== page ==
Superstitions of a Naturalist
It’s said if you trifle with a chrysalis,
your child will be as stunted
as a chaste tree. Aphids will infest her dreams.
Kill an orchard orb-
weaver and a riot of mosquitoes will fill
up on your flesh. Worse still, clip
the wings of a spicebush swallowtail
and every meal will taste stale for a year.
Bird steward, beware: if you let slip
the hidden nesting grounds of hatchlings,
you might as well move by week’s end.
All of your neighbors will be on first name basis
with your skeletons. Forget to plant milkweed
for the monarchs, and all your pollinators
will go on a three-year hiatus.
But if you protect every old-growth forest with
your life and don’t blink
the next time a red-tailed hawk skims
overhead, then no jinx
will slip from her beak, no cry from the tree line
will augur scourge this time round.
Tunnel of Silence
Usually associated with a passing raptor..., the tunnel of silence indicates the recent flight path of a predator...Birds remain hidden, unsure where the danger is; they slowly come out of hiding over time or if a bird they trust begins to sing nearby.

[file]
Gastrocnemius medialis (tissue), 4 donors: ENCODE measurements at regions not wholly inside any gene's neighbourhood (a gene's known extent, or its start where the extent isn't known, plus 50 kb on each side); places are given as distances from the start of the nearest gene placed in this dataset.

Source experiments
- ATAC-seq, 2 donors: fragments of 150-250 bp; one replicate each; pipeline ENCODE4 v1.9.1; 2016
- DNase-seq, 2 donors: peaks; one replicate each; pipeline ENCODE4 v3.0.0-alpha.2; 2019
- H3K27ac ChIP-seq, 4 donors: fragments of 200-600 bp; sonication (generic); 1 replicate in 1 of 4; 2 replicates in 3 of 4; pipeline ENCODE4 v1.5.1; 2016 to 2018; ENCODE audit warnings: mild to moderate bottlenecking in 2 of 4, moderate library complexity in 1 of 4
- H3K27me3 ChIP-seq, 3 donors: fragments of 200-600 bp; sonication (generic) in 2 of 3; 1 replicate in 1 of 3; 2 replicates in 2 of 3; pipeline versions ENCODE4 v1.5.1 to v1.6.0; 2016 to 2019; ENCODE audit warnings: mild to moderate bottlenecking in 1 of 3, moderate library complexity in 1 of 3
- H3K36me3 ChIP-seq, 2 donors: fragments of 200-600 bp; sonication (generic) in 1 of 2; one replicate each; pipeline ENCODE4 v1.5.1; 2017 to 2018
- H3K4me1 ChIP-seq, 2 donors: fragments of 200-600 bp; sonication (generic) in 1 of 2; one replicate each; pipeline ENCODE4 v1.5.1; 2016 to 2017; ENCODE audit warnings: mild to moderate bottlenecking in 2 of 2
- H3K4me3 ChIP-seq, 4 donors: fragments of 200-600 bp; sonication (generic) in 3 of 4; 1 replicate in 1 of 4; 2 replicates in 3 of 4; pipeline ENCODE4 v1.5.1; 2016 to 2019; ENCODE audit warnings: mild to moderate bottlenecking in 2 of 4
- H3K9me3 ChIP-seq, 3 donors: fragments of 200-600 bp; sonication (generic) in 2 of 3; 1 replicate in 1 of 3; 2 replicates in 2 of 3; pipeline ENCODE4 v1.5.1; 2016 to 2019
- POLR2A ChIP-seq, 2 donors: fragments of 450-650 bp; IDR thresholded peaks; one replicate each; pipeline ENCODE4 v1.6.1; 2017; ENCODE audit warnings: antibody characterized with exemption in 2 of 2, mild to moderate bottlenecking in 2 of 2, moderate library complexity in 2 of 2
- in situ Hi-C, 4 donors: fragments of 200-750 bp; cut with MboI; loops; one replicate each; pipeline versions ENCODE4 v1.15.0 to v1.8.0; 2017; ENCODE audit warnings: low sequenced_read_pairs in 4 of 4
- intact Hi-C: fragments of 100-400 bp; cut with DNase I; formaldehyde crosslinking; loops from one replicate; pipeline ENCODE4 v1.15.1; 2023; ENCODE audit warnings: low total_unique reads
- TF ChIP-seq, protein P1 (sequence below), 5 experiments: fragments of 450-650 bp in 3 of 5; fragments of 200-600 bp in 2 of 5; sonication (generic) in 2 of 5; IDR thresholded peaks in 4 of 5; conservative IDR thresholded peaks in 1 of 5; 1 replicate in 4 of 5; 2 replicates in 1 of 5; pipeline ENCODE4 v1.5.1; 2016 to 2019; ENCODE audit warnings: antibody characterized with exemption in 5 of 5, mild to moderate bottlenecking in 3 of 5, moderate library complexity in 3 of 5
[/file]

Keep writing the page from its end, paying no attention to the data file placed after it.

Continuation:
-John Young and Tiffany Morgan, Animal Tracking Basics
And though the racket of life’s
linnets silenced— still
this frenzy in the brain
like a handful of hornets
resumes: What is this trick?
Is it zeroing in?
Can it hear my pulse,
my overloud thinking?
Careful now: not a twitch or flinch,
not a word of consolation,
and in our throats’ collective snags
we are one scream away
from blowing this trial of waiting.
And you should know by now
that I’ve felt in my soul a surveillance
colder than any raptor eye
and though this tunnel of silence
in this corridor of hemlocks
is just one tiny edge of the world,
we jailbirds, like overstretched violin strings,
are the tension that wants to make music again.
Sarah Giragosian is a poet and critic living in Schenectady, NY. She is the author of the poetry collections Queer Fish, a winner of the American Poetry Journal Book Prize (Dream Horse Press, 2017)) and The Death Spiral (Black Lawrence Press, forthcoming). Her poems have recently appeared in such journals as Ecotone, The Missouri Review, Prairie Schooner, and Denver Quarterly, among others.